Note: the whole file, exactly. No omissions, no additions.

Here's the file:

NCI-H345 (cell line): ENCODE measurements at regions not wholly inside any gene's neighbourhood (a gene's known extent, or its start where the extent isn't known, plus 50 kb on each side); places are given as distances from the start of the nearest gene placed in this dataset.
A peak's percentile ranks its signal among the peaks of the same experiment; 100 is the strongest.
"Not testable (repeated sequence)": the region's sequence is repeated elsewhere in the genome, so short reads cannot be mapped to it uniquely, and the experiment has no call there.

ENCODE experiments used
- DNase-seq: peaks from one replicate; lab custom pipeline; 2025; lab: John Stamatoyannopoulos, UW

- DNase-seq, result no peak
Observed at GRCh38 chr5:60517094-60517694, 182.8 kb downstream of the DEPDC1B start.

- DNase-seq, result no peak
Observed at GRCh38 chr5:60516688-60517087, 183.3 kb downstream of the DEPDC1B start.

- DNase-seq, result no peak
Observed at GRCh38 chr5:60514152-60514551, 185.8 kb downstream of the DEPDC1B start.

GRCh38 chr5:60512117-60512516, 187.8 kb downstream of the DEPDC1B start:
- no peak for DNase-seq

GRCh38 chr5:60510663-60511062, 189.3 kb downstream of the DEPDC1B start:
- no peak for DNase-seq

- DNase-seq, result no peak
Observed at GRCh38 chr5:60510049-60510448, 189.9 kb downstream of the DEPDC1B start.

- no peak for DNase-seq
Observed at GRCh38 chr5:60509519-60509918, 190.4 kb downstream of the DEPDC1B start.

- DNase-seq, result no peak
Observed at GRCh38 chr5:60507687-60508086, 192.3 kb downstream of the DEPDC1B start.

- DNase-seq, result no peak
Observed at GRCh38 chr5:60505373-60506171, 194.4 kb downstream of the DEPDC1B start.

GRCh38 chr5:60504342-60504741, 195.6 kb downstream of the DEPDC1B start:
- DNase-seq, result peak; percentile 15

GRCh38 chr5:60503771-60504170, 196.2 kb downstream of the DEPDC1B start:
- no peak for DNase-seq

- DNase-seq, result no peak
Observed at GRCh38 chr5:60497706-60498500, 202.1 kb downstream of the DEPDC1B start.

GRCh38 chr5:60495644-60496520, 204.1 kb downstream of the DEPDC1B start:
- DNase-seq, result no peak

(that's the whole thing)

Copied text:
NCI-H345 (cell line): ENCODE measurements at regions not wholly inside any gene's neighbourhood (a gene's known extent, or its start where the extent isn't known, plus 50 kb on each side); places are given as distances from the start of the nearest gene placed in this dataset.
A peak's percentile ranks its signal among the peaks of the same experiment; 100 is the strongest.
"Not testable (repeated sequence)": the region's sequence is repeated elsewhere in the genome, so short reads cannot be mapped to it uniquely, and the experiment has no call there.

ENCODE experiments used
- DNase-seq: peaks from one replicate; lab custom pipeline; 2025; lab: John Stamatoyannopoulos, UW

- DNase-seq, result no peak
Observed at GRCh38 chr5:60517094-60517694, 182.8 kb downstream of the DEPDC1B start.

- DNase-seq, result no peak
Observed at GRCh38 chr5:60516688-60517087, 183.3 kb downstream of the DEPDC1B start.

- DNase-seq, result no peak
Observed at GRCh38 chr5:60514152-60514551, 185.8 kb downstream of the DEPDC1B start.

GRCh38 chr5:60512117-60512516, 187.8 kb downstream of the DEPDC1B start:
- no peak for DNase-seq

GRCh38 chr5:60510663-60511062, 189.3 kb downstream of the DEPDC1B start:
- no peak for DNase-seq

- DNase-seq, result no peak
Observed at GRCh38 chr5:60510049-60510448, 189.9 kb downstream of the DEPDC1B start.

- no peak for DNase-seq
Observed at GRCh38 chr5:60509519-60509918, 190.4 kb downstream of the DEPDC1B start.

- DNase-seq, result no peak
Observed at GRCh38 chr5:60507687-60508086, 192.3 kb downstream of the DEPDC1B start.

- DNase-seq, result no peak
Observed at GRCh38 chr5:60505373-60506171, 194.4 kb downstream of the DEPDC1B start.

GRCh38 chr5:60504342-60504741, 195.6 kb downstream of the DEPDC1B start:
- DNase-seq, result peak; percentile 15

GRCh38 chr5:60503771-60504170, 196.2 kb downstream of the DEPDC1B start:
- no peak for DNase-seq

- DNase-seq, result no peak
Observed at GRCh38 chr5:60497706-60498500, 202.1 kb downstream of the DEPDC1B start.

GRCh38 chr5:60495644-60496520, 204.1 kb downstream of the DEPDC1B start:
- DNase-seq, result no peak